Cultural fit is critical for successful employee performance at organizations of any size. Airbnb is one firm who attributes some of their success to hiring employees based on values. Experts recommend using personality assessments and “off-the-wall” interview questions to learn more about who your candidates are as people before making a job offer.
Recruitment should be a mutual selection process. Onboarding, or a formal approach to acclimating new hires to your organization, can help your new employees succeed. However, onboarding is also an important way for potential hires to assess fit and determine whether they will thrive in your culture. Some highly successful companies use a “pre-hire orientation” video to acclimate their candidates to culture, values and expectations. Using standardized content, like a video, can introduce massive consistency in global or distributed organizations
Recruitment has never been an easy undertaking, and the nationwide talent shortage has only made it more challenging. Fortunately, there are a variety of technologies that can support comprehensive assessment and efficiency among HR teams.
With smarter recruitment technologies, you can access new talent pipelines and tools to holistically assess your candidates. With the use of pre-hire orientation materials, you can also support your candidate’s ability to select the right match for their needs.
The First Amendment to the Constitution guarantees US citizens the right to “freedom of speech.” Citizens may freely express themselves in a public forum on any subject, including political topics, and rest assured that there will be no detrimental consequences. This is a known fact and beyond contest. Right?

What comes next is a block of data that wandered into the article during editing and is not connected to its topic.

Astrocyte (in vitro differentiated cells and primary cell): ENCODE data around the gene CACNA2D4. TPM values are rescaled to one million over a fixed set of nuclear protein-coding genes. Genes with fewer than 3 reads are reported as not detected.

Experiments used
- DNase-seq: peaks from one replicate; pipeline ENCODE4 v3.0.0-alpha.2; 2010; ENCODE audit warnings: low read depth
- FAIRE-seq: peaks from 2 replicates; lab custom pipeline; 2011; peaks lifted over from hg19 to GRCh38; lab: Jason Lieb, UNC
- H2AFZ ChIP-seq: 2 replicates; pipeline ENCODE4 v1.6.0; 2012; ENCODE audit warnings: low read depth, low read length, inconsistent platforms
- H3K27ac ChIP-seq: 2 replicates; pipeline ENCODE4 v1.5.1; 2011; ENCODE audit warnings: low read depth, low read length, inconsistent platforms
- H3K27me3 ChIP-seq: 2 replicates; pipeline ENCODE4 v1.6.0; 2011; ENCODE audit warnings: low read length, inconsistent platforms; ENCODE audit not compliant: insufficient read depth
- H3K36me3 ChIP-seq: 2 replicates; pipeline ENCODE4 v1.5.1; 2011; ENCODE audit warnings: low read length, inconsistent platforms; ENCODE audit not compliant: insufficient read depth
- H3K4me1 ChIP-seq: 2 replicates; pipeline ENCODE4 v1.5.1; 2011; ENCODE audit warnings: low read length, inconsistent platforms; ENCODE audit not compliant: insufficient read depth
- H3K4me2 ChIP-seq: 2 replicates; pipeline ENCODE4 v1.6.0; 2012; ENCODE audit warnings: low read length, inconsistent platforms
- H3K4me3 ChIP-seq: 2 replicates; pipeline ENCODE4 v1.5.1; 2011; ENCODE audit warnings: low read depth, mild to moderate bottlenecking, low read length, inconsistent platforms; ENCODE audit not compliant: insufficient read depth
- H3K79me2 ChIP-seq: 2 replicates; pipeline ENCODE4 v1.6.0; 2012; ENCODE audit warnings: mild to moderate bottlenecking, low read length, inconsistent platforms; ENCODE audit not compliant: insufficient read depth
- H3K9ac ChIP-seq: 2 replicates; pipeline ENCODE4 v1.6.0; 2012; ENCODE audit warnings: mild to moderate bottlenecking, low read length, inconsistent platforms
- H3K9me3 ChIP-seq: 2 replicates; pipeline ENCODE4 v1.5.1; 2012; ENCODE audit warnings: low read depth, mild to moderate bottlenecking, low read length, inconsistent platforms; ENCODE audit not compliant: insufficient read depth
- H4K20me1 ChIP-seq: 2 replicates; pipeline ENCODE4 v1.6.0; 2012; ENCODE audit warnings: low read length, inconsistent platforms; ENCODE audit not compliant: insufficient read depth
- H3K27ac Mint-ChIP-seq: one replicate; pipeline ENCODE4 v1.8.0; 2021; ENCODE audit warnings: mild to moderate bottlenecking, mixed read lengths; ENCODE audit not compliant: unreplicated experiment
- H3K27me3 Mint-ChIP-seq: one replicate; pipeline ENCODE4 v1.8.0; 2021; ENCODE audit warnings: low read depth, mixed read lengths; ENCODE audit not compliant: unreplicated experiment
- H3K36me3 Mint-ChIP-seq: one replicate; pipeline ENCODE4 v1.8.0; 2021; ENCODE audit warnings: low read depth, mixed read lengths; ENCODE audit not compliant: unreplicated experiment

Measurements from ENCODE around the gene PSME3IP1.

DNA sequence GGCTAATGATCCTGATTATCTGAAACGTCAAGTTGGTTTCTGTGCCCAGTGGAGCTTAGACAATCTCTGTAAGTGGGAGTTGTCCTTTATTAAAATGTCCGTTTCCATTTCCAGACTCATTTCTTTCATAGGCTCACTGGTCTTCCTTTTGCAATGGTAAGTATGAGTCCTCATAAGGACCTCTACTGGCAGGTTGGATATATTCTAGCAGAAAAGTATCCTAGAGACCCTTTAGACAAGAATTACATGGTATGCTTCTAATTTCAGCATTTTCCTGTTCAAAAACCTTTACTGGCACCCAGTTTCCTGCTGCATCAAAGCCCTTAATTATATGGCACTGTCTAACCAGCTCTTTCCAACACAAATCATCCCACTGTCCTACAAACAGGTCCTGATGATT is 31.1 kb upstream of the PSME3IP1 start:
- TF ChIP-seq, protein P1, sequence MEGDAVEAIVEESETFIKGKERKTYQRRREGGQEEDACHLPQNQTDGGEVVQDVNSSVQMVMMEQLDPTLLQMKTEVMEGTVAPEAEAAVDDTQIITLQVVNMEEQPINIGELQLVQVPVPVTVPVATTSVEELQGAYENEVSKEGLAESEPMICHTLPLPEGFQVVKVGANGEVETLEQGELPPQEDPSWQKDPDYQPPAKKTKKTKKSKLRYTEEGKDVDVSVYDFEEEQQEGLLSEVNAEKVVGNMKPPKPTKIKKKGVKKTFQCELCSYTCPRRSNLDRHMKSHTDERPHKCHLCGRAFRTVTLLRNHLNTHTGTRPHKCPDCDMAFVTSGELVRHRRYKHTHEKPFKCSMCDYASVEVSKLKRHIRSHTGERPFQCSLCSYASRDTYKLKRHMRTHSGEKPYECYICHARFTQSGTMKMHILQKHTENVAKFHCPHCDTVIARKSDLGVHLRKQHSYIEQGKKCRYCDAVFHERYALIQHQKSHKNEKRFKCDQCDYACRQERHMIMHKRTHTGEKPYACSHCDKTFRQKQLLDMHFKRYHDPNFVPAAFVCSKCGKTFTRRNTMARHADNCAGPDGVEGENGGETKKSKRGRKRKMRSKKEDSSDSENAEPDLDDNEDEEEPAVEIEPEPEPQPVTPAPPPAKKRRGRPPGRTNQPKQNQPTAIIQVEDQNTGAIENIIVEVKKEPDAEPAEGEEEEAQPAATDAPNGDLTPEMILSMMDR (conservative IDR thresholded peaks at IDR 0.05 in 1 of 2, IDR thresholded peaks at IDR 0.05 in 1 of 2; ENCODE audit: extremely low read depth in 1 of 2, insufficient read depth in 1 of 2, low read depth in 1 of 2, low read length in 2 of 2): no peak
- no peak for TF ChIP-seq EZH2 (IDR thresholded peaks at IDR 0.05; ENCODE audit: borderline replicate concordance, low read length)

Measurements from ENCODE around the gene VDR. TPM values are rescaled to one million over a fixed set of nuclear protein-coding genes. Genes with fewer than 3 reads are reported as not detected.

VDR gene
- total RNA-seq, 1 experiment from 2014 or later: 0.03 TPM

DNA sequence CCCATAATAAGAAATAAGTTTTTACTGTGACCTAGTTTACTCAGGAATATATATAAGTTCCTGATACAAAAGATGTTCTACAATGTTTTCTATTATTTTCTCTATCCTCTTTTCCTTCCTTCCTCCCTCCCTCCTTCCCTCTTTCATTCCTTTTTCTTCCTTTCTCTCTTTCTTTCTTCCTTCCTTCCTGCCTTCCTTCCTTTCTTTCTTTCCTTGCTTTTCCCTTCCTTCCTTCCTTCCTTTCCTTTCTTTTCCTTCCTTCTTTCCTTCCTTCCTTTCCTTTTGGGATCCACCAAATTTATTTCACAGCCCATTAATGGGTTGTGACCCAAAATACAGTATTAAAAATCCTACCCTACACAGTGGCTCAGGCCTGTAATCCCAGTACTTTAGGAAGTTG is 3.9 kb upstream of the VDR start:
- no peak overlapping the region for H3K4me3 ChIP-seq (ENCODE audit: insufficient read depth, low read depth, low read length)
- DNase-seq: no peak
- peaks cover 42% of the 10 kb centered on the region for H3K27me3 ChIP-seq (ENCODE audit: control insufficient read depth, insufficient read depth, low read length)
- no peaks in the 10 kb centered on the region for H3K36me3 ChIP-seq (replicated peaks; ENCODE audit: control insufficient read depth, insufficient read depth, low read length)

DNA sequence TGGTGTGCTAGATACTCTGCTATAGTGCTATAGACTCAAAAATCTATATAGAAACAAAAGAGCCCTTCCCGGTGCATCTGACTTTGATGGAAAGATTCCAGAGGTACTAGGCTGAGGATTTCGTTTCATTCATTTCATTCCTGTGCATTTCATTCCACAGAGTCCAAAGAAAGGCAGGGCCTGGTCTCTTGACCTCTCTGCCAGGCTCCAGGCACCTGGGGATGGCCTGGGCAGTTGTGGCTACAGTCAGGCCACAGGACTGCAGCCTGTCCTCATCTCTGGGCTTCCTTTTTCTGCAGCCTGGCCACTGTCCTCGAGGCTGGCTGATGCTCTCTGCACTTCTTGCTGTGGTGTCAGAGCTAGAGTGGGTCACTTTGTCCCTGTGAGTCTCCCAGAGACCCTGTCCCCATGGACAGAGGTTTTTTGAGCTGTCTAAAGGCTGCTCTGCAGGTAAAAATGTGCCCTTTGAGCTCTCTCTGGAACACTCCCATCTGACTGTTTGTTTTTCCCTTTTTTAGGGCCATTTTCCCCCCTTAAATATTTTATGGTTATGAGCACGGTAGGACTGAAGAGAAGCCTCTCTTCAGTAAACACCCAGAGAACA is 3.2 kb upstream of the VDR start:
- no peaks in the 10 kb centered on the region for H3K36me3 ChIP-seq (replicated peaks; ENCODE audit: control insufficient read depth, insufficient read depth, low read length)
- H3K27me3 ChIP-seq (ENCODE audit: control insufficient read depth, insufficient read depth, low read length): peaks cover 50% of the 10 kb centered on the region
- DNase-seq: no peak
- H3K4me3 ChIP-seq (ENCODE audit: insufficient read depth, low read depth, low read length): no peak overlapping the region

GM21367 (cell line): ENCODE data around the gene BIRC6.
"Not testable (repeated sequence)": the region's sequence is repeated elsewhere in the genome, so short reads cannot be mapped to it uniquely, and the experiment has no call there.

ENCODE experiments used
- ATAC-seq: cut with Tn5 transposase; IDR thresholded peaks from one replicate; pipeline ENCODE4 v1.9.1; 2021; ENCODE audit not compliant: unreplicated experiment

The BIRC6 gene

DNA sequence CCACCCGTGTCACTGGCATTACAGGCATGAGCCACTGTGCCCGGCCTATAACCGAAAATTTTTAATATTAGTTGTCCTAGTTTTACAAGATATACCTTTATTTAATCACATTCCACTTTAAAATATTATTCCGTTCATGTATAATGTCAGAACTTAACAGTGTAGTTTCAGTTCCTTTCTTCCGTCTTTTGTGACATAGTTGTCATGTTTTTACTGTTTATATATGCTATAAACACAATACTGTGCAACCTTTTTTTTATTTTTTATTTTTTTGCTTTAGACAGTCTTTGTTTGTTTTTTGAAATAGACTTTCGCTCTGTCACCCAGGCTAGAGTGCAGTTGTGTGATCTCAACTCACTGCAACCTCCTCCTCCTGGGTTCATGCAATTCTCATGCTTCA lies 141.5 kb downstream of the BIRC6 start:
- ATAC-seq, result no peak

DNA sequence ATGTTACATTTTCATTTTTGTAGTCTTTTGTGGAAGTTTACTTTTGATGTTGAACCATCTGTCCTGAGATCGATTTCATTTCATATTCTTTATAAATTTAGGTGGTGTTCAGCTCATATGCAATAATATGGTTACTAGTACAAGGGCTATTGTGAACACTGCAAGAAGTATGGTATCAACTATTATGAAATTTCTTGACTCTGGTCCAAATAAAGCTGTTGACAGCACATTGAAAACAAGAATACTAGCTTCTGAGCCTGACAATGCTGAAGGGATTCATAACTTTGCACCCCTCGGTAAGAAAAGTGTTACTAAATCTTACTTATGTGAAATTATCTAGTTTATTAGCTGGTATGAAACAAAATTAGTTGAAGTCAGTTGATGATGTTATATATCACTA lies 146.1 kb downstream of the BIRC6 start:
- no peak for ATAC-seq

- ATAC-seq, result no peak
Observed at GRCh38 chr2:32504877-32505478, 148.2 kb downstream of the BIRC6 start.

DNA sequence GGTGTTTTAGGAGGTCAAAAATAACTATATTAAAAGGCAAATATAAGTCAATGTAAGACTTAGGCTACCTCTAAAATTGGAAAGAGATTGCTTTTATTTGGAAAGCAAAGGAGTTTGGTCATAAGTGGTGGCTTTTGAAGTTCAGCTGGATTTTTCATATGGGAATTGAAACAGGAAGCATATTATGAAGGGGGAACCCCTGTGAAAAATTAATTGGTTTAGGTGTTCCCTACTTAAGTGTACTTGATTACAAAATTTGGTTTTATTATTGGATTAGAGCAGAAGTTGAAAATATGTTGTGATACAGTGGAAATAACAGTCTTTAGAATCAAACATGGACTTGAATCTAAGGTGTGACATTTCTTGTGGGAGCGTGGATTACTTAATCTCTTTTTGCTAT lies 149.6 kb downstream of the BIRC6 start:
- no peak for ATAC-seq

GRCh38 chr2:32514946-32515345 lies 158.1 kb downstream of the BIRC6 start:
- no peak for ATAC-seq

The First Amendment reads:
“Congress shall make no law respecting an establishment of religion, or prohibiting the free exercise thereof; or abridging the freedom of speech, or of the press; or the right of the people peaceably to assemble, and to petition the government for a redress of grievances.”
Oh, those pesky details. Note the amendment specifies “Congress shall make no law.” Unless a person is an employee of Congress, those precious freedom of speech protections may not apply.
Before you join in a protest or send that Tweet, there are a few precautions you should consider:
When social media enters the mix, the potential risks for speaking one’s mind increase exponentially with each “like,” “share” and “tweet.” Expressing political views on a contentious issue or actively promoting and endorsing a candidate (or even not promoting a specific candidate) can pose a risk. If an employer believes an employee’s stated opinion or supported political candidate reflects negatively on the company, or that their actions fall below an expected level of professionalism, the employee may face disciplinary action that could end in termination.
Those practicing activism via the Internet use email, social media postings, live-casting and podcasts to communicate and disseminate information.